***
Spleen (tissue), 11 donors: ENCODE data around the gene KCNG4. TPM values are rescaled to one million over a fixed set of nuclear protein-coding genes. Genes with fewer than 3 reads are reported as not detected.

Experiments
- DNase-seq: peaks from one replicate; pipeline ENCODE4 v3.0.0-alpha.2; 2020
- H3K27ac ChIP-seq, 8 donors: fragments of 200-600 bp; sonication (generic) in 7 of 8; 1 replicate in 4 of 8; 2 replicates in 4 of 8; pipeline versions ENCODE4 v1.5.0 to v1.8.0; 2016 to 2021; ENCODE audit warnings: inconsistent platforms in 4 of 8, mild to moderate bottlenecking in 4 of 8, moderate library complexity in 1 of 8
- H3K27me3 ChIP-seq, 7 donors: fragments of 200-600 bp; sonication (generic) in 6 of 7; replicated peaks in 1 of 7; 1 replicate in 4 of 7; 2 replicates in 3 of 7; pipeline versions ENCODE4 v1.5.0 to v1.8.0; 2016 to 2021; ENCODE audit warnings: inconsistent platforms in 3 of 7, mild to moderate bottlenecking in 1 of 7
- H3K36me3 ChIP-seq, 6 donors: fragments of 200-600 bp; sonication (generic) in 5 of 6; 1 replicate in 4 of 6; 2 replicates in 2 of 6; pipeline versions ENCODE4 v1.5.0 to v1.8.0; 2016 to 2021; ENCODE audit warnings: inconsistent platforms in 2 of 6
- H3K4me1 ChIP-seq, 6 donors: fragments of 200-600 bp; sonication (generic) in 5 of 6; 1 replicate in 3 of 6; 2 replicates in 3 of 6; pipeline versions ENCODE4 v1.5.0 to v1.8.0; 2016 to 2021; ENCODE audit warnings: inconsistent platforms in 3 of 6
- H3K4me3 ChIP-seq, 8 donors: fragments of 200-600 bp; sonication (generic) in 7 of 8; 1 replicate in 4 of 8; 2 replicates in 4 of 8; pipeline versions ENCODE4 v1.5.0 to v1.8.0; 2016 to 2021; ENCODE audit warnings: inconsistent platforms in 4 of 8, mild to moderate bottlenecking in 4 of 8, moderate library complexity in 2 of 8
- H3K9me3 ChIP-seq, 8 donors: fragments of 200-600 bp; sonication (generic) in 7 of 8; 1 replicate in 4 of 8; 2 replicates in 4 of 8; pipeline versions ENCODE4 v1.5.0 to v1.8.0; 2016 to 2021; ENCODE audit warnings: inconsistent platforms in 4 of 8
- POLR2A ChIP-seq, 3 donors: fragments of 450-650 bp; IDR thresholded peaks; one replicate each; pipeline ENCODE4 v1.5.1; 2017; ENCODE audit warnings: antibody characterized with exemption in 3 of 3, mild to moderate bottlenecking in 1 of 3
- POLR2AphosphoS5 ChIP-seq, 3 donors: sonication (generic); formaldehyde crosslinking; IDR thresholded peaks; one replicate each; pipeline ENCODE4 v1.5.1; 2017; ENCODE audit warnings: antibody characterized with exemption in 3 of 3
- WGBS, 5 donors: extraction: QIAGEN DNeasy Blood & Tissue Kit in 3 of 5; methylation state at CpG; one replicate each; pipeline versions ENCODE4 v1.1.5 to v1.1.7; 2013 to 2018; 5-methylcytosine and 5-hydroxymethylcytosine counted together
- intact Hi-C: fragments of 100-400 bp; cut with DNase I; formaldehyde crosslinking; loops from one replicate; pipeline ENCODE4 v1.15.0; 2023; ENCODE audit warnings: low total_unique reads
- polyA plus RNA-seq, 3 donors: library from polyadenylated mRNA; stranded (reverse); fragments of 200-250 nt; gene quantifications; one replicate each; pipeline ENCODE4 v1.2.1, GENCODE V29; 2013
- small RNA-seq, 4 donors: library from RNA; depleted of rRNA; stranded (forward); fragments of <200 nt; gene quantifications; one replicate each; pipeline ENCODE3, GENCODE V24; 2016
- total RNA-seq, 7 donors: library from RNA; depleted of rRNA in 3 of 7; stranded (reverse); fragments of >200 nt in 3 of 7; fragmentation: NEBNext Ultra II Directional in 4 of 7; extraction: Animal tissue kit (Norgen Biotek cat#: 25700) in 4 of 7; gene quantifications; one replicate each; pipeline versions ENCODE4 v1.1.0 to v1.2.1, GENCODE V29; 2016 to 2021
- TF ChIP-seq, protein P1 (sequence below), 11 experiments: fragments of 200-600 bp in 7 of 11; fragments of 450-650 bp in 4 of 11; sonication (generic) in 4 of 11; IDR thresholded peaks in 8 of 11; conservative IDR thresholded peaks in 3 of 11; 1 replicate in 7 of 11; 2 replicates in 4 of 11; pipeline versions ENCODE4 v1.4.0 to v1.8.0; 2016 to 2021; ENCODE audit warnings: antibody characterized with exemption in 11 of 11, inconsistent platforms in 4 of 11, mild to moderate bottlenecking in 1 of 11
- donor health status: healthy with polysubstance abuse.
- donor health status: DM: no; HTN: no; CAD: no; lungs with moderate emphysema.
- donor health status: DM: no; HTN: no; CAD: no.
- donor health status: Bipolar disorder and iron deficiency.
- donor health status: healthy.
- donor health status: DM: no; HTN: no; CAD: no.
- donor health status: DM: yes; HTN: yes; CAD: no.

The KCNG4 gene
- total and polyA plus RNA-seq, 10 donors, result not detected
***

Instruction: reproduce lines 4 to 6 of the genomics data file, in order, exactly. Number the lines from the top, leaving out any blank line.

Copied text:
- H3K27ac ChIP-seq, 8 donors: fragments of 200-600 bp; sonication (generic) in 7 of 8; 1 replicate in 4 of 8; 2 replicates in 4 of 8; pipeline versions ENCODE4 v1.5.0 to v1.8.0; 2016 to 2021; ENCODE audit warnings: inconsistent platforms in 4 of 8, mild to moderate bottlenecking in 4 of 8, moderate library complexity in 1 of 8
- H3K27me3 ChIP-seq, 7 donors: fragments of 200-600 bp; sonication (generic) in 6 of 7; replicated peaks in 1 of 7; 1 replicate in 4 of 7; 2 replicates in 3 of 7; pipeline versions ENCODE4 v1.5.0 to v1.8.0; 2016 to 2021; ENCODE audit warnings: inconsistent platforms in 3 of 7, mild to moderate bottlenecking in 1 of 7
- H3K36me3 ChIP-seq, 6 donors: fragments of 200-600 bp; sonication (generic) in 5 of 6; 1 replicate in 4 of 6; 2 replicates in 2 of 6; pipeline versions ENCODE4 v1.5.0 to v1.8.0; 2016 to 2021; ENCODE audit warnings: inconsistent platforms in 2 of 6